Please update your Flash Player to view content.

4x4Wire is for you, your 4x4 and access issues that interest four-wheelers
You, your 4x4, access issues, places to go and more outdoor topics

Ongoing discussion of recreational and environmental issues for four-wheelers
Ongoing discussion of recreation and environmental issues affecting California

Environmental news and information for recreation advocates
Environmental news and information for recreation advocates

Discussion forums covering a variety of 4x4 model technical issues and general recreation topics
Discussion forums covering 4x4 technical issues and general recreation topics


Search 4x4Wire for more on OHV recreation and 4x4 Tech

Recreation Advocate

The OutdoorWire family websites feature news and information affecting outdoor recreation opportunities and access to public lands. 

Tighter Tailpipe and Fuel Economy Standards Announced

EPA and DOT Announce Next Steps toward Tighter Tailpipe and Fuel Economy Standards for Passenger Cars and Trucks - Move should save consumers money, reduce dependence on oil

WASHINGTON - In keeping with President Obama’s vision to reduce greenhouse gases and increase fuel efficiency, the U.S. Department of Transportation’s (DOT) National Highway Traffic Safety Administration (NHTSA) and the U.S. Environmental Protection Agency (EPA), announced they will begin the process of developing tougher greenhouse gas and fuel economy standards for passenger cars and trucks built in model years 2017 through 2025. This will build on the success of the first phase of the national program covering cars from model years 2012-2016.

The program is a key part of the administration’s energy and climate security goals, which call for the increased domestic production and use of existing, advanced, and emerging technologies to strengthen the auto industry and enhance job creation in the United States.  Continuing the national program will help make it possible for manufacturers to build a single national fleet of cars and light trucks that satisfies all federal and California standards, while ensuring that consumers have a full range of vehicle choices.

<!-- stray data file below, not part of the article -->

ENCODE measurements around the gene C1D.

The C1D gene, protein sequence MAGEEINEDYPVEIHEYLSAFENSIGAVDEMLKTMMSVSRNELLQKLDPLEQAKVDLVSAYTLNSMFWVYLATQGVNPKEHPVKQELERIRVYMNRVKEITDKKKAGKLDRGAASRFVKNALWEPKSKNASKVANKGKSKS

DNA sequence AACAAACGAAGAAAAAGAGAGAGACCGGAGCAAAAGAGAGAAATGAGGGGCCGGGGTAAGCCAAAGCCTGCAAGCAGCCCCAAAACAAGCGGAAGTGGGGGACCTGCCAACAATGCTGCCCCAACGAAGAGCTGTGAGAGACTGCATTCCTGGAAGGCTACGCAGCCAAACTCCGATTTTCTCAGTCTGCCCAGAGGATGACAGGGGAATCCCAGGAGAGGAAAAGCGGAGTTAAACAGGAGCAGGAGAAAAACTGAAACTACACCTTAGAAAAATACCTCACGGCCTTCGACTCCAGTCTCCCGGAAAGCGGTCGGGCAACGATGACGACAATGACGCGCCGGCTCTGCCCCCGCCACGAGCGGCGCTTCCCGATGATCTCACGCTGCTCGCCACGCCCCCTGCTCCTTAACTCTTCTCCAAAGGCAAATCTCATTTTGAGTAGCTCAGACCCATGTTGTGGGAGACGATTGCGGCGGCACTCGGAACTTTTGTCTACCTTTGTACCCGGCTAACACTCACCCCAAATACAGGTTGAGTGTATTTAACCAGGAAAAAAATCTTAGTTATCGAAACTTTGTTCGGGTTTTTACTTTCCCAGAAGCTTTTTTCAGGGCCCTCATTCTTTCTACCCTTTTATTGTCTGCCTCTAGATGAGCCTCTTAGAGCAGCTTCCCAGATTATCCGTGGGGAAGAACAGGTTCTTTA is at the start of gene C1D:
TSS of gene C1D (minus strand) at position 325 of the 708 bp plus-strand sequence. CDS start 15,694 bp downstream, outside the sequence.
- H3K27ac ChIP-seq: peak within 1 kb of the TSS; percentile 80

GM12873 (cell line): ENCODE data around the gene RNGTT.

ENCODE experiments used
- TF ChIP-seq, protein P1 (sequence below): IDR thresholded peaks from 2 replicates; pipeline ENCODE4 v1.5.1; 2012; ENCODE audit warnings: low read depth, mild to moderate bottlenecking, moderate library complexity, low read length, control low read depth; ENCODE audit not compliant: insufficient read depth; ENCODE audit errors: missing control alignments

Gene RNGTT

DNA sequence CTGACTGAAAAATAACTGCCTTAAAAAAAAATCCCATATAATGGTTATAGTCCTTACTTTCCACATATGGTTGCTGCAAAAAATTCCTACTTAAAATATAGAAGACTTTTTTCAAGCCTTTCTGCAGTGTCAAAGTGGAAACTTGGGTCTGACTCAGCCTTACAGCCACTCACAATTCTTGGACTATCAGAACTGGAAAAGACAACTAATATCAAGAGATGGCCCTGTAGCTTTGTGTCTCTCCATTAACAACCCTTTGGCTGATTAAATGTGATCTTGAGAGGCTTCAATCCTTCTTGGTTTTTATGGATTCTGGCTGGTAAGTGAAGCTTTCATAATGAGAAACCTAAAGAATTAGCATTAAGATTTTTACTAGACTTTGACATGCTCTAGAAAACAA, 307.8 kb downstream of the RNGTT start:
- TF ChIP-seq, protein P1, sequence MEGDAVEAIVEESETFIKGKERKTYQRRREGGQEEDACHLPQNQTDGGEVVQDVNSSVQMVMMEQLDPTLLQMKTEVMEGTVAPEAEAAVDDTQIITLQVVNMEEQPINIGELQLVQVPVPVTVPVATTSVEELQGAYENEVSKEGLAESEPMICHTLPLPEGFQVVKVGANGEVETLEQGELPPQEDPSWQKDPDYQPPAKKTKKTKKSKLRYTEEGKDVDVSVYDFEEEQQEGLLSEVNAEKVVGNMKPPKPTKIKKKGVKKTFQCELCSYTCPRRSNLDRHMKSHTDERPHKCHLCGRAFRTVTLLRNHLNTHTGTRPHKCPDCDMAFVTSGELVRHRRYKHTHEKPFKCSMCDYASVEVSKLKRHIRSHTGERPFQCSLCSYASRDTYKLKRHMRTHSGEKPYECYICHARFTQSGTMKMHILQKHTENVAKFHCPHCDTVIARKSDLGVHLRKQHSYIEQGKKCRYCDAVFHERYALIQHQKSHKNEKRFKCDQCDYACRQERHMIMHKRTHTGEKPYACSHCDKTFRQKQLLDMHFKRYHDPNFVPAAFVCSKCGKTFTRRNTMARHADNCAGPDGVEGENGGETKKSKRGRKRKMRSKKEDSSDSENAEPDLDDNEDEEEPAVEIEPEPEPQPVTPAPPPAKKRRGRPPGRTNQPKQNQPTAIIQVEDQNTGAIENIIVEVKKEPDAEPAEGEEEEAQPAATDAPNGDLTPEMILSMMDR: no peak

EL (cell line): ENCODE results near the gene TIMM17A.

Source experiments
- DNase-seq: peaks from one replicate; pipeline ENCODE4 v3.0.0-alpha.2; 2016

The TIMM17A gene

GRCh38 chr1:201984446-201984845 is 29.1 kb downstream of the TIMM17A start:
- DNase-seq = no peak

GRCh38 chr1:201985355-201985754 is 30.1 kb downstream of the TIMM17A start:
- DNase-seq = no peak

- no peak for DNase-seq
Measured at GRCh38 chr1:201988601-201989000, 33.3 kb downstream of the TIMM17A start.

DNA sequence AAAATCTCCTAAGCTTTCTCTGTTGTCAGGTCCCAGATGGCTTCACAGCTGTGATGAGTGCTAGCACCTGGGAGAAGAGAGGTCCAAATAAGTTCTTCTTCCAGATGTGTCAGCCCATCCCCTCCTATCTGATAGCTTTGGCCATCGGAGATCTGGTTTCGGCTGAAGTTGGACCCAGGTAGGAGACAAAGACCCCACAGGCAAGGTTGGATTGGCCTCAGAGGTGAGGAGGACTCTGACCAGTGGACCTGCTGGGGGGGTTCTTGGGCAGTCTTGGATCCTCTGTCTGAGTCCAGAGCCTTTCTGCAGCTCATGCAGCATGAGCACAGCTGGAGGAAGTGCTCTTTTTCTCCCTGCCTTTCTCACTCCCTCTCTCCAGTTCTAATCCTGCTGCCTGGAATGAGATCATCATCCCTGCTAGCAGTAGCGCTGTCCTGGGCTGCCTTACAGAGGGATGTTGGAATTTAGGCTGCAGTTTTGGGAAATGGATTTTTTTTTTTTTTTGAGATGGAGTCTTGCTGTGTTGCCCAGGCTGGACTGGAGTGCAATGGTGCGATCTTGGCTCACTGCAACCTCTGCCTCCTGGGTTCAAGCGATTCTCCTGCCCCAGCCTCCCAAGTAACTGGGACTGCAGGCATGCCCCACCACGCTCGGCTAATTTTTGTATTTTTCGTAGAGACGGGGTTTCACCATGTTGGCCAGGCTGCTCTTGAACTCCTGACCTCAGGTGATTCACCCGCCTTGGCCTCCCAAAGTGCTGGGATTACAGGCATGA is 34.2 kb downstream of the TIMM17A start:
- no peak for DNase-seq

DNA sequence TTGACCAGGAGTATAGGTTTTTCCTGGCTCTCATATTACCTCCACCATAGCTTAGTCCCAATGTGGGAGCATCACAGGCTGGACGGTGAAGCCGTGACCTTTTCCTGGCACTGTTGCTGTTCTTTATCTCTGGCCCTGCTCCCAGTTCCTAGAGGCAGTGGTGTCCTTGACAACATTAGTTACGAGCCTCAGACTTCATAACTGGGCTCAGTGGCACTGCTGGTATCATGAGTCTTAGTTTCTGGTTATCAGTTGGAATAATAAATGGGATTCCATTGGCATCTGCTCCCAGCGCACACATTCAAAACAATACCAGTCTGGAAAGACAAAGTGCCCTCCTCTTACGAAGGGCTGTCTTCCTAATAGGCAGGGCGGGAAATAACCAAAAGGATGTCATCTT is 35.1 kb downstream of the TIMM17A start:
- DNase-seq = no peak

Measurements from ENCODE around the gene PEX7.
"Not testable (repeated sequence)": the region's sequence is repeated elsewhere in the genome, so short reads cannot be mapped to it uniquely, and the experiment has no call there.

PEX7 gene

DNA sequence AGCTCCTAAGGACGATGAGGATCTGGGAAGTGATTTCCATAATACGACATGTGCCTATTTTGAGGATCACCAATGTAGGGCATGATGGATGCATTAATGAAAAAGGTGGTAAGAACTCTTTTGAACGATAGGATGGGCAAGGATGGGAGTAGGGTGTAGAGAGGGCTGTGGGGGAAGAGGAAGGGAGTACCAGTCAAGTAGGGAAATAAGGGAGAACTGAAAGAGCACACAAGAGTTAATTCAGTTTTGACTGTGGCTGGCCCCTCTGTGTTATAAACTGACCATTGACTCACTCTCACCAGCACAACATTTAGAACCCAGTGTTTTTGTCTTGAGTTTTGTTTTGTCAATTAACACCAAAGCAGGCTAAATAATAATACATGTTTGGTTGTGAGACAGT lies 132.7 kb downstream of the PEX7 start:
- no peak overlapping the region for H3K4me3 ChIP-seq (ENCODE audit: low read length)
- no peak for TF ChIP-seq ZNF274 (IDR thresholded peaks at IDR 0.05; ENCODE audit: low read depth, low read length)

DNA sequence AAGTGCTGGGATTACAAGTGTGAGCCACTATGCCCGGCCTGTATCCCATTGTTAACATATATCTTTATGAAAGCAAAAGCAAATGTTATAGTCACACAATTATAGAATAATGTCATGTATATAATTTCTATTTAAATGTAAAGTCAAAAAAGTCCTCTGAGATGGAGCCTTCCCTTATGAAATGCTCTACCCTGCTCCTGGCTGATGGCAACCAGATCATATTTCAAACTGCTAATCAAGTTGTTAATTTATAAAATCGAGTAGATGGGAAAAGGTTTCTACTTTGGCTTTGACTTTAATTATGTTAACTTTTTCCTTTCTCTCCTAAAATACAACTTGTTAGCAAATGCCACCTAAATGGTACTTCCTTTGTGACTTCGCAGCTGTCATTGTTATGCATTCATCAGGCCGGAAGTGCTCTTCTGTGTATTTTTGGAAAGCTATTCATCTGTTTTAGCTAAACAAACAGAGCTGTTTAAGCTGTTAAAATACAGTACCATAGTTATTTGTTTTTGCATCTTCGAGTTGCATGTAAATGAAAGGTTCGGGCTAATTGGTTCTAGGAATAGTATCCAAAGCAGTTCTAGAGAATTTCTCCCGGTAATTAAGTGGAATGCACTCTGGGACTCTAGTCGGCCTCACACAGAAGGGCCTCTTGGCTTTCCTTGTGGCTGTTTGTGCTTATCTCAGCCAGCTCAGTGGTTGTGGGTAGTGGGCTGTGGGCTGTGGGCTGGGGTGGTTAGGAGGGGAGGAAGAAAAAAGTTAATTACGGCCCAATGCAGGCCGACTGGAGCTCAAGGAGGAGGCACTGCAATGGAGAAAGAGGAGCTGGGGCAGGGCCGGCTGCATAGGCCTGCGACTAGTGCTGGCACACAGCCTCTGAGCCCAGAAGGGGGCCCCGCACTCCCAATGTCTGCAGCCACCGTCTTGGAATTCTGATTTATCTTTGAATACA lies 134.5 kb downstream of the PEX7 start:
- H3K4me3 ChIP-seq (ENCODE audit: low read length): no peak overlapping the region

“Continuing the successful clean cars program will accelerate the environmental benefits, health protections and clean technology advances over the long-term. In addition to protecting our air and cutting fuel consumption, a clear path forward will give American automakers the certainty they need to make the right investments and promote innovations,” said EPA Administrator Lisa P. Jackson.  “We will continue to work with automakers, environmentalists and other stakeholders to encourage standards that reduce our addiction to foreign oil, save money for American drivers, and clean up the air we breathe.”

“We must, and we will, keep the momentum going to make sure that all motor vehicles sold in America are realizing the best fuel economy and greenhouse gas reductions possible,” said U.S. Transportation Secretary Ray LaHood. “Continuing the national program would help create a more secure energy future by reducing the nation’s dependence on oil, which has been a national objective since the first oil price shocks in the 1970s.”